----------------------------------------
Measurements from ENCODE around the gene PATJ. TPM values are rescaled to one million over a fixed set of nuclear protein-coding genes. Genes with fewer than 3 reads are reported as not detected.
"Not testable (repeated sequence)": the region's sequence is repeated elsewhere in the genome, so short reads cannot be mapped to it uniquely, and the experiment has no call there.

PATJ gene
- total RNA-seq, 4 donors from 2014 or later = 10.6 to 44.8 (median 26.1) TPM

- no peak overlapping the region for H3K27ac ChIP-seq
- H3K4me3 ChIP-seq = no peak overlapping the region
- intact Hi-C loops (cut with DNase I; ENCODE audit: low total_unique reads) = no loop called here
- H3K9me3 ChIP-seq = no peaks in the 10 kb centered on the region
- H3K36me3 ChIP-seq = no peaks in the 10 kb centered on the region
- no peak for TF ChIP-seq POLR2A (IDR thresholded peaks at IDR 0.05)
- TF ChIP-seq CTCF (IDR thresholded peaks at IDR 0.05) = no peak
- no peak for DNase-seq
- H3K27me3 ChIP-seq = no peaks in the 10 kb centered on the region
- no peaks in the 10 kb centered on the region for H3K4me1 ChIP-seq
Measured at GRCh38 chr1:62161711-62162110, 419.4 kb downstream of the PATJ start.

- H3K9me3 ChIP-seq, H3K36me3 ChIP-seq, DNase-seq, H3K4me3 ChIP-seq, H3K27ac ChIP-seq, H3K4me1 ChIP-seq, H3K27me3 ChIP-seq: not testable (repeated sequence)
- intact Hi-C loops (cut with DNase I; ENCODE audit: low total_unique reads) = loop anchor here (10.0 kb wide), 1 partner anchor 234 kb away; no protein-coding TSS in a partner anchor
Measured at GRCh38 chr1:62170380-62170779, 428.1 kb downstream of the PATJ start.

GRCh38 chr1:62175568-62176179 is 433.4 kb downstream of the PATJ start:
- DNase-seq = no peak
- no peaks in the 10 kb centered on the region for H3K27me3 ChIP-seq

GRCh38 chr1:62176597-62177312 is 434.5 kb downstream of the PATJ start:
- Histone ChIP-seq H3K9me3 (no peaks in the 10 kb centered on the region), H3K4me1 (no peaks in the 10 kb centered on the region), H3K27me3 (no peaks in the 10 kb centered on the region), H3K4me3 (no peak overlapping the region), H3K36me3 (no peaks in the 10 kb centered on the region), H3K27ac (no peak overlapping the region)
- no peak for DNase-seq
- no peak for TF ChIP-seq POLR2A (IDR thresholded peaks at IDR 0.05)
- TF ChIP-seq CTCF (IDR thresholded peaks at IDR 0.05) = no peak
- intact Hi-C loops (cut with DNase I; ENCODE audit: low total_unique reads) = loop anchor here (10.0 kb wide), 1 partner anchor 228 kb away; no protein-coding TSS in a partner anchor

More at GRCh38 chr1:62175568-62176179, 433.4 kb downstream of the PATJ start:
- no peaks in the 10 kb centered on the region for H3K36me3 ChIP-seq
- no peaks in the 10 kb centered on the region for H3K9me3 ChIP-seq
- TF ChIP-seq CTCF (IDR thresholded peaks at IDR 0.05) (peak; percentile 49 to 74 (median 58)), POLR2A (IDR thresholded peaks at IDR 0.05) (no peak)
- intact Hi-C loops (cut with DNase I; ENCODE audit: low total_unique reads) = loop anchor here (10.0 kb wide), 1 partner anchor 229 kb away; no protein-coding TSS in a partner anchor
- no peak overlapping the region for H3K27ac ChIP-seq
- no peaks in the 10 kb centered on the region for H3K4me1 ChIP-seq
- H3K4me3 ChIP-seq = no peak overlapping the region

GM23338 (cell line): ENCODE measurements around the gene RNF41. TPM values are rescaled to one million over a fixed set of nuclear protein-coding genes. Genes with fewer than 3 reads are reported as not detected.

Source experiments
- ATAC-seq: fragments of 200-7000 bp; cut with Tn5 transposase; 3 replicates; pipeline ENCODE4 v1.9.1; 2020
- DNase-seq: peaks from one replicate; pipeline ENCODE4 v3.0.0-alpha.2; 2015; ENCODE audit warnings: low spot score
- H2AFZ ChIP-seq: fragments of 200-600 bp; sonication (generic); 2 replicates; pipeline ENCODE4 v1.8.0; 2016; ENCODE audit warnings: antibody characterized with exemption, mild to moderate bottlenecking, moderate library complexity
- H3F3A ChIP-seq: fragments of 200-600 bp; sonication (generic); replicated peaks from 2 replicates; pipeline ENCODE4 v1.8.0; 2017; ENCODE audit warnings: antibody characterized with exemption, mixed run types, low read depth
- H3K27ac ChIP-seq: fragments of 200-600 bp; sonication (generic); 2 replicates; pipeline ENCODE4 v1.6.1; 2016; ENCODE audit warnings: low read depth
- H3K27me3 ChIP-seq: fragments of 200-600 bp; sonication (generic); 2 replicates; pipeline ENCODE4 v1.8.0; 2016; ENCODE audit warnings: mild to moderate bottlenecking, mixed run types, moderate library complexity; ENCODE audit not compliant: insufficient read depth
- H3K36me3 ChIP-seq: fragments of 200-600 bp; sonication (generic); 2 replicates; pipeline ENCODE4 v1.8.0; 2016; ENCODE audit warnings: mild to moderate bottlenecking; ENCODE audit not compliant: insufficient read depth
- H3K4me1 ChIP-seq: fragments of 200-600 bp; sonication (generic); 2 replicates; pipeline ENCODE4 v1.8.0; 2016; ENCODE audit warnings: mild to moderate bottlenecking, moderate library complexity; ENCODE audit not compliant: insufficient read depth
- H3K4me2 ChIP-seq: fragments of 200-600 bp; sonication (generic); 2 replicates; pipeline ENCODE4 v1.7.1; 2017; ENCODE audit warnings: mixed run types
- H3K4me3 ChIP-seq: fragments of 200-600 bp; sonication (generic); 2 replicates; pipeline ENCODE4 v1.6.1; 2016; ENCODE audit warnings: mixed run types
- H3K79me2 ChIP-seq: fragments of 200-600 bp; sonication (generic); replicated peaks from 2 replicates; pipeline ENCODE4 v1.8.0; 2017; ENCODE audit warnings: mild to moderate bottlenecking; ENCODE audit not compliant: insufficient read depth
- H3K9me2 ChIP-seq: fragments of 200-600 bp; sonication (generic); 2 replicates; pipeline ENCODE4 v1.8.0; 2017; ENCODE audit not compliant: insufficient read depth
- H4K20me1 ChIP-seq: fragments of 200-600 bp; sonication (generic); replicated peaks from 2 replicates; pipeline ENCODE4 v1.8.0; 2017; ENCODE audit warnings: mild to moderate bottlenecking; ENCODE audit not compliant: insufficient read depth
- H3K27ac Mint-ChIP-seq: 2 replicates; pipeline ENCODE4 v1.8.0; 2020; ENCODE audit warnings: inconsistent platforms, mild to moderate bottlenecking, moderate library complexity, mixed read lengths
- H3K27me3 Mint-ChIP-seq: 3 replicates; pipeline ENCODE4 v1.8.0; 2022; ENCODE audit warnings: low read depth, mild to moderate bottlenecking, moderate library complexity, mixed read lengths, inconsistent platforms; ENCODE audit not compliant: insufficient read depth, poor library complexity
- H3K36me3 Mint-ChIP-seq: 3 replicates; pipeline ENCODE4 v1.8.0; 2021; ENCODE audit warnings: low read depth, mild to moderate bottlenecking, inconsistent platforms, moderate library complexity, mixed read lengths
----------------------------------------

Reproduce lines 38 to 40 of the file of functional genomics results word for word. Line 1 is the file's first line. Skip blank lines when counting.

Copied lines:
- ATAC-seq: fragments of 200-7000 bp; cut with Tn5 transposase; 3 replicates; pipeline ENCODE4 v1.9.1; 2020
- DNase-seq: peaks from one replicate; pipeline ENCODE4 v3.0.0-alpha.2; 2015; ENCODE audit warnings: low spot score
- H2AFZ ChIP-seq: fragments of 200-600 bp; sonication (generic); 2 replicates; pipeline ENCODE4 v1.8.0; 2016; ENCODE audit warnings: antibody characterized with exemption, mild to moderate bottlenecking, moderate library complexity